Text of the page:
26/11 mastermind David Headley is a “extraordinary maverick chameleon character” who only served himself despite professing multiple allegiances, says an author who has written on the 26/11 Mumbai attack.
“Headley only served himself,” said Adrian Levy, who has written “The Siege: Three Days of Terror Inside the Taj” along with co-author Cathy Scott-Clark, at a session at the Jaipur Literary Festival 2014 Saturday.
Given his background – a Pakistani father and an American mother – Levy said that explains why Headley betrayed everyone he came in contact with, his friends when he became a drug dealer, the drug syndicates when he became an informer for the US Drug Enforcement Administration and then later US intelligence and his jihadi masters with wider consequences.
Listing why Headley was so sought after by US intelligence, Levy said this was because Headley was convincing, difficult to control and all these attributes made him “attractive for intelligence agencies”.
“Also he was the only American passport holder that could lead the US security agencies to Osama bin Laden,” said Levy.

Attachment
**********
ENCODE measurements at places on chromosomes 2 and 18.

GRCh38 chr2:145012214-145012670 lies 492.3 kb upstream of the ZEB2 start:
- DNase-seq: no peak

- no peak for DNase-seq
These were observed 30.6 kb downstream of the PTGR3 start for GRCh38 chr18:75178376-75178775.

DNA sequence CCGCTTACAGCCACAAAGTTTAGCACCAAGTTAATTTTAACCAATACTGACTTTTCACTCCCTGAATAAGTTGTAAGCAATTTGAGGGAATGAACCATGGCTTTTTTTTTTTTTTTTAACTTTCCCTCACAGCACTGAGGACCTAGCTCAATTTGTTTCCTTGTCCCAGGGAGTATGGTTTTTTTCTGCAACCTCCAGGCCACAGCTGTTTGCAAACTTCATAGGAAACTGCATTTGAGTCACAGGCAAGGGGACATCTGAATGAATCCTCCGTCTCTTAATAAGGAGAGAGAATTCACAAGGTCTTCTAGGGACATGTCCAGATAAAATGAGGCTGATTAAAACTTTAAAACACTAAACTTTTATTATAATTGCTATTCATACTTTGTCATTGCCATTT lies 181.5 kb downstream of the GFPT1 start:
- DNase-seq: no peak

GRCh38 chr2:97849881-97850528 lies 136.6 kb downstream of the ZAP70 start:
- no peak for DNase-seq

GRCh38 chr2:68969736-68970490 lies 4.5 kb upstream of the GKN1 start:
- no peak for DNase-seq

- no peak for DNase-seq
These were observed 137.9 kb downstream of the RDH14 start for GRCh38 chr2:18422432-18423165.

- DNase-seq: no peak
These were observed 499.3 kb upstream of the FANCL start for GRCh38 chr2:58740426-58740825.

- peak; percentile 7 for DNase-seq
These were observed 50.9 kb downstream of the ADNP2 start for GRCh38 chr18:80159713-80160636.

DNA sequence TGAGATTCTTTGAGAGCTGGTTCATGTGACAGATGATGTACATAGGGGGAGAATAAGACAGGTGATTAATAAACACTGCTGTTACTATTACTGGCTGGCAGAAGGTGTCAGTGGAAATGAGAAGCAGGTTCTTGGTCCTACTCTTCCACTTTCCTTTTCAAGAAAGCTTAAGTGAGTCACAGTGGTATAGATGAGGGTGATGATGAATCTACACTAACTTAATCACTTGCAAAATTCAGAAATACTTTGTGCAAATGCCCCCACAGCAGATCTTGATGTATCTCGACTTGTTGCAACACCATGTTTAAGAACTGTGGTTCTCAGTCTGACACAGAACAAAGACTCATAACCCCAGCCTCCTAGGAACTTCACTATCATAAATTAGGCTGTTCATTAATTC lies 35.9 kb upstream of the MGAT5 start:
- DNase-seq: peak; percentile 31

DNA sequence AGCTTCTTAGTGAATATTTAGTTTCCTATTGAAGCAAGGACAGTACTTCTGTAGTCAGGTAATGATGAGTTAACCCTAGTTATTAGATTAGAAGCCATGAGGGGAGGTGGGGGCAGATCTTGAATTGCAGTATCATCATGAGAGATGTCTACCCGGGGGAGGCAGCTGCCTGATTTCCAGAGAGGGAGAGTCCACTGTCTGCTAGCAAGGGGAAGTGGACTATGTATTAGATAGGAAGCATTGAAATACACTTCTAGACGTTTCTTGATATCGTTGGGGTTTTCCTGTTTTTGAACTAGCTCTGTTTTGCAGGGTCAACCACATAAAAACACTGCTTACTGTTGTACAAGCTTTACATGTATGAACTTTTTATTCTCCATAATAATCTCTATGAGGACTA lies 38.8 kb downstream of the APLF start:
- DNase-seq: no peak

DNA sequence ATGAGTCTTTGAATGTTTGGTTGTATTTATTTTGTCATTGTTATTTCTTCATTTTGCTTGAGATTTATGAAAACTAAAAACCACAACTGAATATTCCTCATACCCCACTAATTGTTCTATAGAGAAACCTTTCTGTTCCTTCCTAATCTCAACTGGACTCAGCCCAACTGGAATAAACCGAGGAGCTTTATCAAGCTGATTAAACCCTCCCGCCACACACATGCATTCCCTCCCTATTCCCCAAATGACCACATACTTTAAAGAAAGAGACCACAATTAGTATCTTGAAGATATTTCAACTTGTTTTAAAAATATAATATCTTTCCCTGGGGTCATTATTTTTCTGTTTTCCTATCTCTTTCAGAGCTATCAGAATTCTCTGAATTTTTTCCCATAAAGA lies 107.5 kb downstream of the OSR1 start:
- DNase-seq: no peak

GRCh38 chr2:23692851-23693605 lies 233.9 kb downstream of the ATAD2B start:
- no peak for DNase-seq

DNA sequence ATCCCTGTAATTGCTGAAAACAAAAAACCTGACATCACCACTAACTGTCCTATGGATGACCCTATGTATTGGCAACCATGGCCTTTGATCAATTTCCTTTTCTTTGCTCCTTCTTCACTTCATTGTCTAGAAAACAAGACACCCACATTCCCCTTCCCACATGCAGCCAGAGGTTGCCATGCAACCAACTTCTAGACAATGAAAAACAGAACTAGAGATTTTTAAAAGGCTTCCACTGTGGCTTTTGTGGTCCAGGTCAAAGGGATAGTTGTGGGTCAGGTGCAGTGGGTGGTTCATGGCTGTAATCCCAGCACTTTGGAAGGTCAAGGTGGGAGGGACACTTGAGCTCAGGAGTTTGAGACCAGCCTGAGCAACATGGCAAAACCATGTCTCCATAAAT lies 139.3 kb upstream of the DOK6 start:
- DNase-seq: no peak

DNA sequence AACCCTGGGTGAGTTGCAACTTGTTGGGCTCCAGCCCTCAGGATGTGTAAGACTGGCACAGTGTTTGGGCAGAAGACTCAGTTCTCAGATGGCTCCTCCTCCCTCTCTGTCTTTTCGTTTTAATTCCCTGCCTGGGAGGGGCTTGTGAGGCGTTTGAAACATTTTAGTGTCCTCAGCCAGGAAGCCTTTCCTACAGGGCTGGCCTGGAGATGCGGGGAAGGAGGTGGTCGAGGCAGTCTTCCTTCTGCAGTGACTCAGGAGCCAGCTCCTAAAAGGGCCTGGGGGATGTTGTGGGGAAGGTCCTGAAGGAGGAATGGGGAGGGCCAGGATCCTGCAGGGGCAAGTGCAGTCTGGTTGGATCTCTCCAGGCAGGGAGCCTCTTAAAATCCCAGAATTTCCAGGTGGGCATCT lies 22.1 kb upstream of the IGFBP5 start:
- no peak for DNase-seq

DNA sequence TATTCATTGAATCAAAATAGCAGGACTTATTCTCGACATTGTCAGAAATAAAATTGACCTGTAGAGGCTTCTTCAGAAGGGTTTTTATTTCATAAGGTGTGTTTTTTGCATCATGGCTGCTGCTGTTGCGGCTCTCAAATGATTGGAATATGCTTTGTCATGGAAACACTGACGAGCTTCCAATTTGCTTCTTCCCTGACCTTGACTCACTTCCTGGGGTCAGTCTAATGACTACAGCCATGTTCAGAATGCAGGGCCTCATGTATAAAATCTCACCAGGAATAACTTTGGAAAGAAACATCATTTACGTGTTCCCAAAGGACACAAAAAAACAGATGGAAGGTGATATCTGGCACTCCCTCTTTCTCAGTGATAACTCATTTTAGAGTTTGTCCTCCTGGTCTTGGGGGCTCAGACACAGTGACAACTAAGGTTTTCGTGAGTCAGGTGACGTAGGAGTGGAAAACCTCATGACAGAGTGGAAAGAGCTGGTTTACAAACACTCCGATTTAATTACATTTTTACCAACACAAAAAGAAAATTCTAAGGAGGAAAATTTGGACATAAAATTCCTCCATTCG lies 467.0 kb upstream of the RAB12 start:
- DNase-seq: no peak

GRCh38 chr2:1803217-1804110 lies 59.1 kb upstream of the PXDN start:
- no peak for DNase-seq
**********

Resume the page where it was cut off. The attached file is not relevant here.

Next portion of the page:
On how much Pakistan’s Inter-Services Intelligence (ISI) knew about 26/11, he said he asked himself the same question.
“Lashkar-e-Taiba, like other jihadi outfits, has a lot of ex-servicemen and ex-spies who may not be ex,” he said, adding this has been a hallmark of such outfits right from the time when Zia-ul-Haq consolidated power.
Levy said that while researching the book, he used the services of an efficient firm of civilian career investigators, but even they had no idea about the LeT.
“They knew everything about the Sipah-e-Sahaba Pakistan, the location of all bomb factories in Miranshah (capital of North Waziristan), but nothing about the Lashkar… nobody knows. It’s a manifestation of the state and digging about it is discouraged,” he said.